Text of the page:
Straus Center Hosts Acclaimed Churchill Biographer

Dr. Rabbi Meir Soloveichik discusses Churchill, Walking with Destiny with Andrew Roberts

On Monday, May 6, 2019, more than 350 students and supporters of the Zahava and Moshael Straus Center for Torah and Western Thought gathered at Congregation Shearith Israel on the Upper West Side of Manhattan to explore the life and legacy of one of the titanic figures who defended liberal democracy from the spread of fascism, Winston Churchill.

The program was the latest installment of the Straus Center’s “Great Conversations” series in which the Center’s director, Rabbi Dr. Meir Soloveichik, engages authors and scholars in discussions about the ideas and values of their work and their broad relevance to modern Jewish life.

Andrew Roberts joined Rabbi Dr. Meir Soloveichik for an hour-long interview about Churchill, Walking with Destiny, his biography of what many historians consider the greatest statesman of the 20th century.

(l-r): Andrews Roberts and Rabbi Dr. Meir Soloveichik

Their talk touched upon a host of topics from the author’s decision to pen a Churchill biography—to date more than a 1,000 have been published—to the late prime minister’s views on religion, his American heritage, nationalism and Zionism.

In his opening remarks, Dr. Soloveichik quoted a passage from Roberts’ biography in which a 16-year-old Churchill confided to a friend that he envisioned a distant future in which he would save England from a tremendous invasion. “If most teenagers were to speak with such conviction, we would diagnose them as clinical megalomaniacs. Or fantasists. The only difference is that with Churchill his predictions actually came true,” noted Rabbi Soloveichik. “So what does that say about his character, personality and role of destiny in his life?”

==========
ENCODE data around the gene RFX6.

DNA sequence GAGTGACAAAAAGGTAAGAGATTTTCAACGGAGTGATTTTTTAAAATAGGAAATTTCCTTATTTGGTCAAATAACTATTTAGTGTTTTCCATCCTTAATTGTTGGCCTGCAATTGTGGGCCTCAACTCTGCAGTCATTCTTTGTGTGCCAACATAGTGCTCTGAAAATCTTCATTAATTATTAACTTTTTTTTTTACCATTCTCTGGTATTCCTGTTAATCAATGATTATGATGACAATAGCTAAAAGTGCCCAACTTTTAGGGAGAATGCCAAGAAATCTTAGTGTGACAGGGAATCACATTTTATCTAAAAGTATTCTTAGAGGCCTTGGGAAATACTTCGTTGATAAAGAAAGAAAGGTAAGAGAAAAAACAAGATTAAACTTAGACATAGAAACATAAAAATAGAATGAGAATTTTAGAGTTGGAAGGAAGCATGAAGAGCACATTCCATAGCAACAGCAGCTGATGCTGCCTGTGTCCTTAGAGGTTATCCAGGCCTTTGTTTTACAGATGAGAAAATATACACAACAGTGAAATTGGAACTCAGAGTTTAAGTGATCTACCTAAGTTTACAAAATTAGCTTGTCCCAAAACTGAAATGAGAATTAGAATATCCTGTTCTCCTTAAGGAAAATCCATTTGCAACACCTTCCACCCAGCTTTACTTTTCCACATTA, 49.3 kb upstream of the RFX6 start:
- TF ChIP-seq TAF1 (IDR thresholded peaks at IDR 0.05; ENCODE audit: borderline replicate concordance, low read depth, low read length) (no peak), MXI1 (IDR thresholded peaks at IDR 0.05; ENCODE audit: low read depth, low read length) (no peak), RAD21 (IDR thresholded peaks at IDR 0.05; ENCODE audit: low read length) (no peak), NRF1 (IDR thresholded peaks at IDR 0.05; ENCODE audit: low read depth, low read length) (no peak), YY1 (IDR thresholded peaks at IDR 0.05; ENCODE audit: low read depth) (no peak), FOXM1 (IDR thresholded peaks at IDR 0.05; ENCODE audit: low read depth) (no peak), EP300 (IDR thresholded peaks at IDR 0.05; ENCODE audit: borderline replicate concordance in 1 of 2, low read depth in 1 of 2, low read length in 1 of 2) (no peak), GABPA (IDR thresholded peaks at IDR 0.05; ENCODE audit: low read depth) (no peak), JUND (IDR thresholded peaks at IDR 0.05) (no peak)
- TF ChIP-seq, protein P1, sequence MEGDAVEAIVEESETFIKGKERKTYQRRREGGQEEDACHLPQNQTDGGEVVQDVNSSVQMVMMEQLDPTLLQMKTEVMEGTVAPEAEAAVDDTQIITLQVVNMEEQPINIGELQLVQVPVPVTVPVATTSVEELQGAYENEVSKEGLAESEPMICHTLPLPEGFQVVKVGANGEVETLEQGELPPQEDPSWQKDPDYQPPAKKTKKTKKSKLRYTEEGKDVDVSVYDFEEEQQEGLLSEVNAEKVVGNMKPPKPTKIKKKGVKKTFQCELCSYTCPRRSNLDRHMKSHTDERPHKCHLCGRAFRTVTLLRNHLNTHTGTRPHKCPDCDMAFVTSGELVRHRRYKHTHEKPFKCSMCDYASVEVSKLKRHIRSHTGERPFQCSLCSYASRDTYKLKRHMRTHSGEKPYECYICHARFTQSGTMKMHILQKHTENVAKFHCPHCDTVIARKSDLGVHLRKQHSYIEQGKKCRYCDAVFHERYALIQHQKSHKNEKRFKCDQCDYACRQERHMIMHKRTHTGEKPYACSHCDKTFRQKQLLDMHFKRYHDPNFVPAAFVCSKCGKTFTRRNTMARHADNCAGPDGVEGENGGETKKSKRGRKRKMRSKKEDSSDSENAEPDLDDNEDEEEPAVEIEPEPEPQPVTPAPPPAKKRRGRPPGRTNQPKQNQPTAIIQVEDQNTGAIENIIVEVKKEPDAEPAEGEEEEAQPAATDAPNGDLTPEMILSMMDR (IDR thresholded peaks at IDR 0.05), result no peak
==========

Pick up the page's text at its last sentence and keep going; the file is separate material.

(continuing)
“It is absolutely essential to understanding Churchill that he had this driving personal sense of destiny,” noted Roberts “and it never ended, even in the great reversals of fortune he experienced. Ultimately, he believed that one day he would save England.  It was a destiny that he had consciously spent a lifetime shaping. Churchill learned from his mistakes and put those lessons to use during civilization’s ‘most testing hour.’”

When asked why he decided to write a biography on Churchill, Roberts noted a “cornucopia of new sources” that had been made available in recent years. These include King George VI’s diary records of his weekly audiences with Churchill during the World War II, verbatim reports of the War Cabinet meetings over which Churchill presided and 41 sets of papers added to the Churchill Archives in Cambridge, all of which have never been used by a historian before and which shed new light on Churchill’s thinking during the war years.

“What all these sources show us,” said Roberts “is a man of passion, a romantic figure driven to achieve greatness by his love of the British empire and his deep sense of history.”

On May 22, The Straus Center for Torah and Western Thought, the International Center for Law and Religion Studies of BYU, and the J. Reuben Clark Law Society will co-present “The Media and Religion: Trends and Challenges.”